Current evidence on vitamin D deficiency and kidney transplant: What’s new?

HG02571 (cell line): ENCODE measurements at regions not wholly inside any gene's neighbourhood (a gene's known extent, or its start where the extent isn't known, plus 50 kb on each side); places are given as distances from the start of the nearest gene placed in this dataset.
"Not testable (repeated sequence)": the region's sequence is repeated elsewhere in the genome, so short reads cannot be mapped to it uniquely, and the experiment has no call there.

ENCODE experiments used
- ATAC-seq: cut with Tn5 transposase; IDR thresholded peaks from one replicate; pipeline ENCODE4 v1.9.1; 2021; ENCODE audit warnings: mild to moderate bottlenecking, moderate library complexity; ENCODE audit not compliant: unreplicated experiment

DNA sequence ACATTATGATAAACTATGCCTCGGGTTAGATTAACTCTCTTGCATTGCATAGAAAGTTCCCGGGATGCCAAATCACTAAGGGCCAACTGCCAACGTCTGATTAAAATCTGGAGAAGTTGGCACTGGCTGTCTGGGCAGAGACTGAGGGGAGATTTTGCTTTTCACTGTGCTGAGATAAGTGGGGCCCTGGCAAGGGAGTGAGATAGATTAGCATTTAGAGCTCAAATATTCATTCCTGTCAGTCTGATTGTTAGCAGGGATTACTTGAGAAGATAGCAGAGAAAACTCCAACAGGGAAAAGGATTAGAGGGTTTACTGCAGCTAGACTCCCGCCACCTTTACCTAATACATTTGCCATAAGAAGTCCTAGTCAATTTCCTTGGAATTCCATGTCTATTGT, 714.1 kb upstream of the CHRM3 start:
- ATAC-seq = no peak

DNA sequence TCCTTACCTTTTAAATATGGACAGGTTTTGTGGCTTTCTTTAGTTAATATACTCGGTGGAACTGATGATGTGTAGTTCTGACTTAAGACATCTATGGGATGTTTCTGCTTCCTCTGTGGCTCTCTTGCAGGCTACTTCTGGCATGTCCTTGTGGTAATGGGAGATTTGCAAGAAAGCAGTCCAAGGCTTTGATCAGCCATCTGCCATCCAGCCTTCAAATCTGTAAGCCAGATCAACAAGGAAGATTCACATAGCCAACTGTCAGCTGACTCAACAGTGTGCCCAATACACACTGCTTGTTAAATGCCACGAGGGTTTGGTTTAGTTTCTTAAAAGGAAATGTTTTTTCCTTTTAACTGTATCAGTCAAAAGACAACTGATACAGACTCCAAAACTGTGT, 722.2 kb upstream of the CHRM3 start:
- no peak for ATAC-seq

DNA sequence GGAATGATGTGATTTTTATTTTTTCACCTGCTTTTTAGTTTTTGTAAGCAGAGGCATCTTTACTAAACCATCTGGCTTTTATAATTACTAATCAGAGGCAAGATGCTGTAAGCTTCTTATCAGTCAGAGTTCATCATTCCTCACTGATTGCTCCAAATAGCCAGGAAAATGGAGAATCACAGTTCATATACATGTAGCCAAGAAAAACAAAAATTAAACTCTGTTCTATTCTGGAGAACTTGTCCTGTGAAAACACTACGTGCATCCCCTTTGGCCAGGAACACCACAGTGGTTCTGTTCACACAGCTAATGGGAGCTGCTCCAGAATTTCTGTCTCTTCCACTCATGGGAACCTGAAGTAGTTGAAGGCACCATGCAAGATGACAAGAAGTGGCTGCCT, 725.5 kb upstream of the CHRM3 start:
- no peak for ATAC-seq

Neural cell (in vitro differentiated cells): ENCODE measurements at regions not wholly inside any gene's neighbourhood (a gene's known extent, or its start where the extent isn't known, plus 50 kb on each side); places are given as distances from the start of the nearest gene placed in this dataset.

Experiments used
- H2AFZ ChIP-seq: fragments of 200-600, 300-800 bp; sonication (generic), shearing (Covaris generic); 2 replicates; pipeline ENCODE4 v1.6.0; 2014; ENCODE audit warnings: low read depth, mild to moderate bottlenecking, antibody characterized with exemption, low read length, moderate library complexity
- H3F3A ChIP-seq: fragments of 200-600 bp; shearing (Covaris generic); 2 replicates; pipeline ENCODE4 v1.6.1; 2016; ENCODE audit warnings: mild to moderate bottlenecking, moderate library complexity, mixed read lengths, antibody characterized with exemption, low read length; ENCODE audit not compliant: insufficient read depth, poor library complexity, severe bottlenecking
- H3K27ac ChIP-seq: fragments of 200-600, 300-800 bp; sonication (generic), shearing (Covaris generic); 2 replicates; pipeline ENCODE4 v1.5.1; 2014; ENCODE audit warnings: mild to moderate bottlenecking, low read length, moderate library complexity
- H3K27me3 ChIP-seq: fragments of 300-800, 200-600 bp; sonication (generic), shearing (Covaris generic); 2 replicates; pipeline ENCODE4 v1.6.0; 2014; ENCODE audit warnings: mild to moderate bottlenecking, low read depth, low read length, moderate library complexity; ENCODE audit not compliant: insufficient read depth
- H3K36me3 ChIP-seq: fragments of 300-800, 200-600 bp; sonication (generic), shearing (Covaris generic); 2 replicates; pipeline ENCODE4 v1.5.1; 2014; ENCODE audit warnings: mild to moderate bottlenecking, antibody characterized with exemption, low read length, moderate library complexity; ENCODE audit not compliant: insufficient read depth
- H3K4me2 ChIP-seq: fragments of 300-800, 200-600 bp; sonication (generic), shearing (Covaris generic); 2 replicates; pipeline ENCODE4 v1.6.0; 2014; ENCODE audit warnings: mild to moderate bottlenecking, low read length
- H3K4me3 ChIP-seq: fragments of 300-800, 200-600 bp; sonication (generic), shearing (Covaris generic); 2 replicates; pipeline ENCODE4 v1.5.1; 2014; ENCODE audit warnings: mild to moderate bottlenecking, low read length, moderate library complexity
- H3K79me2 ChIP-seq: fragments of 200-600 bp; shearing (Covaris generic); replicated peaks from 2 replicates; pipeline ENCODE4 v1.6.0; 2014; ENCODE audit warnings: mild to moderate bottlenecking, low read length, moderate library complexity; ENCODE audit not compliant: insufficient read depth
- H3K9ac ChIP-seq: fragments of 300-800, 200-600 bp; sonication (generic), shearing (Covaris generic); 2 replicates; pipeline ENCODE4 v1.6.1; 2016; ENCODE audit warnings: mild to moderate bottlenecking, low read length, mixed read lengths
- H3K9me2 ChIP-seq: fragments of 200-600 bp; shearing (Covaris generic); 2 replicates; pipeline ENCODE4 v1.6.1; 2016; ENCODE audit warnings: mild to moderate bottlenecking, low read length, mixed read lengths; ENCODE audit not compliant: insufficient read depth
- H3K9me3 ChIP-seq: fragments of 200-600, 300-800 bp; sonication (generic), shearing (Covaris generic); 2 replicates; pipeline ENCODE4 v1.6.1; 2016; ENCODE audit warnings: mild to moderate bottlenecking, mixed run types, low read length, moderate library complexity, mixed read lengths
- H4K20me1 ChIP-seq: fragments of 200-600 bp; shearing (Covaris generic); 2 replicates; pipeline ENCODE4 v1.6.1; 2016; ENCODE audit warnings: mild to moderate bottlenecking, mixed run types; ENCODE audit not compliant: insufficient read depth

The aim of this observational study was to compare the effect of calcium and alfacalcidol supplementation on the regression of hyperparathyroidism and on prevention of osteopenia in patients up to 3 years after renal transplantation. Two historical cohorts were compared for that purpose. One hundred and fifty-nine patients received calcium carbonate supplement (group 1), while 81 patients were treated with alfacalcidol (group 2). Serum Ca, phosphate (P), Mg, creatinine, alkaline phosphatase (AP) and parathyroid hormone (PTH) levels were determined before and after transplantation in the two groups, for 3 years. Femoral neck and lumbar spine bone mineral density (BMD) was measured only at 3 and 6 months and 1, 2 and 3 years after transplantation. At baseline there was no difference in age or sex ratio, but prevalence in post-menopausal women was higher in group 1 (6.9% versus 1.2%). Duration on dialysis was comparable but prevalence of interstitial and undetermined nephropathies was higher in group 1. Baseline serum concentrations of PTH, Ca and P were comparable in both groups. After transplantation, plasma creatinine decreased to comparable levels in both groups. Immunosuppression by triple therapy was more prevalent in group 2, so that cumulative dose of steroid was higher in group 1, especially at 1 month because of higher incidence of acute rejections (51% versus 13%). Mean intact PTH levels decreased in both groups, from 18 pmol/l to 8.4 and 7.9 at 3 years, but the decrease was significantly greater with alfacalcidol at 6 and 12 months. At 3 months, BMD were comparable at both sites. From 3 months to 3 years after kidney transplantation, mean lumbar spine BMD significantly increased from 0.963 to 1.054 g/cm2 in group 1, whereas there was no significant decrease (1.048 to 1.006 g/cm2) in group 2, the difference in changes being significant (P<0.05). Femoral neck BMD was not significantly increased in either group (0.932 to 0.993 g/cm2 in group 1, and 0.850 to 0.907 g/cm2 in group 2). Expressed as percentages, these changes were +9.4% and –4% for lumbar BMD and +6.5% and +6.7% for femoral neck, for groups 1 and 2, respectively. Prevalence of osteopenia was not significantly lower at 3 years in group 1 (45% and 51%) than in group 2. During the follow-up period, osteonecrosis was diagnosed in six patients (3.8%) in group 1 and in nine (11%) in group 2. In conclusion, alfacalcidol compared to CaCO3 supplement suppressed hyperparathyroidism more rapidly and strongly. In spite of higher osteopenia risk in the CaCO3 group, lumbar BMD increase was greater and incidence of osteonecrosis higher in this group, suggesting better bone protection with CaCO3 than with alfacalcidol.